What better time than May 29 (5-29) to discuss 529 college savings plans? Whether you and your spouse are divorcing or not, saving for your children's college education should be part of your long-term financial plans.
Here we discuss the benefits of 529 college savings plans. If you are divorcing, make certain you and your soon-to-be ex are taking steps to assure the future education of your children.
Did you know:
- Money saved in a 529 plan is available to pay for expenses at a “college or other accredited post-secondary school” that participates in federal financial aid programs
- A 529 plan and its assets are more favorably treated than savings in other taxable accounts
- A student who receives a scholarship, can withdraw money from his or her 529 savings plan in the amount of the scholarship and not face a 10% penalty
Setting up a 529 college savings plan for your children is a great way for a parent to get a tax advantage and an ideal way to save for a college education. A 529 college savings plan can be used for the education of your child, yourself, or anyone else; this plan is surprisingly flexible.
A 529 plan, established to pay for college, graduate or vocational school may allow you to take advantage of federal, and maybe even state, income tax benefits. The earnings you put into a 529 account grow tax-free and withdrawals, as long as the money is used for qualifying education are also tax-free.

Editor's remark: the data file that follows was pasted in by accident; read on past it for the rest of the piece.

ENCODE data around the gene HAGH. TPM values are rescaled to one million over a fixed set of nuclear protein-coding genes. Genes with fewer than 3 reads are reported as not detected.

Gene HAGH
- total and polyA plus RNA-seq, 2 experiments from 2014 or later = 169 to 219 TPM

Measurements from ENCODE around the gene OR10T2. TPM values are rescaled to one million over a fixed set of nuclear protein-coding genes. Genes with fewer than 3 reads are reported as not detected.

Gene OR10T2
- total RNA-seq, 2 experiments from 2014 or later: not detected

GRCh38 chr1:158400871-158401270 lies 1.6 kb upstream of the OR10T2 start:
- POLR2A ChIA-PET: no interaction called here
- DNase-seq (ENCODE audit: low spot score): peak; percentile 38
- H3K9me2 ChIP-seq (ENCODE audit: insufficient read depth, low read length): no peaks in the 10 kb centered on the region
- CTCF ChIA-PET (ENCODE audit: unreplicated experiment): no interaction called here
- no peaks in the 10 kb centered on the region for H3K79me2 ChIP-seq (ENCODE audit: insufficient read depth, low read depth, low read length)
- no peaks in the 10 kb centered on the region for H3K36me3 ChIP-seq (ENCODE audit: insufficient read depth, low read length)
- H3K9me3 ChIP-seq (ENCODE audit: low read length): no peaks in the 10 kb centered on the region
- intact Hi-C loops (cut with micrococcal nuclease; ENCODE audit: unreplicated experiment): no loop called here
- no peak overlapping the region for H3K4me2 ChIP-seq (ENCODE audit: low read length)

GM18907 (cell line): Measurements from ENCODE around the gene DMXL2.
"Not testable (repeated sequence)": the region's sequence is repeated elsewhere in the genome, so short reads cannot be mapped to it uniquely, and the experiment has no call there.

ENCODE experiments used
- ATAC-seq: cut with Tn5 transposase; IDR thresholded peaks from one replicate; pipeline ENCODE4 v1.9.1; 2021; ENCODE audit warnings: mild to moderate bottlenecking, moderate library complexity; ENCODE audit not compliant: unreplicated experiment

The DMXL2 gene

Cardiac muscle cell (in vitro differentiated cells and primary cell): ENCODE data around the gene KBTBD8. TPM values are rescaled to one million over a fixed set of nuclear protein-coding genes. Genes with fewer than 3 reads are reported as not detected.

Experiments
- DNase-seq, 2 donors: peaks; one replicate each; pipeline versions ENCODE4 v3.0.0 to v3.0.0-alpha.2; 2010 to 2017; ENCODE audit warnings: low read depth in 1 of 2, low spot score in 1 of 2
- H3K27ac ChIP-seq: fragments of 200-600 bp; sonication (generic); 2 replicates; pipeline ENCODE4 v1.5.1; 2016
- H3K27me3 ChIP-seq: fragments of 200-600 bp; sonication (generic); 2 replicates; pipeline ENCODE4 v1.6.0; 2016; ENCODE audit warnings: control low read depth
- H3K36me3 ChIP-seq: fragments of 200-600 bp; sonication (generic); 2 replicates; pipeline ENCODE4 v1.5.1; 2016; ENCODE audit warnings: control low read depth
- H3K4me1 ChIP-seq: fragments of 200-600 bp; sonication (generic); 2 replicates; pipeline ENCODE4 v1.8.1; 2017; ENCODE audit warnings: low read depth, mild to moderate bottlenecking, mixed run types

Here are the five biggest benefits of a 529 plan
- This savings account provides favorable treatment when applying for federal financial aid. Assets in a 529 plan are owned by the parent, not the child, and therefore won’t negatively impact the child’s financial aid package.
- If the college student is awarded a scholarship, some or all of the 529 savings can be “repurposed.” The owner of the account is allowed to withdraw the amount of the scholarship from the 529 plan without incurring the 10% federal tax penalty.
- A 529 college savings plan can be used by the parent/owner of the account for his or her own education. Anyone 18-years-old or older, who has a valid Social Security number, can open a 529 account. An individual can also contribute to a 529 account for a non-relative.
- When you contribute to a 529 plan, you may see a significant tax advantage in your federal and state taxes.
- Contributing to a 529 plan is a great way for grandparents or others to reduce the size of their taxable estates.
Whether you’re looking to save for your own college education or for your children’s education, a 529 plan might be the ideal savings vehicle to do just that.